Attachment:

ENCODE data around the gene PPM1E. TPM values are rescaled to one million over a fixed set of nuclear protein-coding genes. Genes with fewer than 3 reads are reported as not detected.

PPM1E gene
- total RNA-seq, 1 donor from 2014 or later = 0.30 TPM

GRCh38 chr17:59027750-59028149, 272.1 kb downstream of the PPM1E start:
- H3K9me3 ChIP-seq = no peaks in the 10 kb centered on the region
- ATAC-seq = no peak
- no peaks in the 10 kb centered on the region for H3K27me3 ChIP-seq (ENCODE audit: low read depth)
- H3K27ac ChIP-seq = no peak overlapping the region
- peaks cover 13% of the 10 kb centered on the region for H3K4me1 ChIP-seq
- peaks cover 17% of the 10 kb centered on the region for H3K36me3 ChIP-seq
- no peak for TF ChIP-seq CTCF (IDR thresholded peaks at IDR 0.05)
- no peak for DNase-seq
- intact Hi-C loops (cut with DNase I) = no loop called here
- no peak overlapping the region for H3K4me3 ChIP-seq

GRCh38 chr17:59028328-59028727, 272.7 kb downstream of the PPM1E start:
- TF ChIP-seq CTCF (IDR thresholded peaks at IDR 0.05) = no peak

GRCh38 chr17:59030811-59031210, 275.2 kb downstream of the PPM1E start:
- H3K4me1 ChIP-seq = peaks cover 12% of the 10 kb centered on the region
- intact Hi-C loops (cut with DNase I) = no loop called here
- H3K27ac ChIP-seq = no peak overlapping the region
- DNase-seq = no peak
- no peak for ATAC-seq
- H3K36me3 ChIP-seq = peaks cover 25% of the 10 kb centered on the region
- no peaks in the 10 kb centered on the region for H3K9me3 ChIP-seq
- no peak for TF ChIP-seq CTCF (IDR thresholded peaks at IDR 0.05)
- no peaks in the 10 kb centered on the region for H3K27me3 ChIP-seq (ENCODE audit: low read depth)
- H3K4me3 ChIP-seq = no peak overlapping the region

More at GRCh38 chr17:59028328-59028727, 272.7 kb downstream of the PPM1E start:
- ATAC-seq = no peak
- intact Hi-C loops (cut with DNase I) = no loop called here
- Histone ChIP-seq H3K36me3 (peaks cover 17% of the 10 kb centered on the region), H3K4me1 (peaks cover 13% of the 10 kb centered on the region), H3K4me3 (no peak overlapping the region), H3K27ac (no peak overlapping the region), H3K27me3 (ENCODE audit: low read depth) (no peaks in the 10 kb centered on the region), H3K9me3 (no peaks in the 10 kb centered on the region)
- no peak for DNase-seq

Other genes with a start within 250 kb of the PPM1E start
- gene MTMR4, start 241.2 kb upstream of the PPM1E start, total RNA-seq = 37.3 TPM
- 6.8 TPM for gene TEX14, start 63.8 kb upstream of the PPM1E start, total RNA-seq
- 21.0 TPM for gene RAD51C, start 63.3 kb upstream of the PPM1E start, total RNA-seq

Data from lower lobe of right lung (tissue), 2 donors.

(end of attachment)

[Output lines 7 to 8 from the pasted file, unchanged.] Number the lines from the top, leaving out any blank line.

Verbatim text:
- no peaks in the 10 kb centered on the region for H3K27me3 ChIP-seq (ENCODE audit: low read depth)
- H3K27ac ChIP-seq = no peak overlapping the region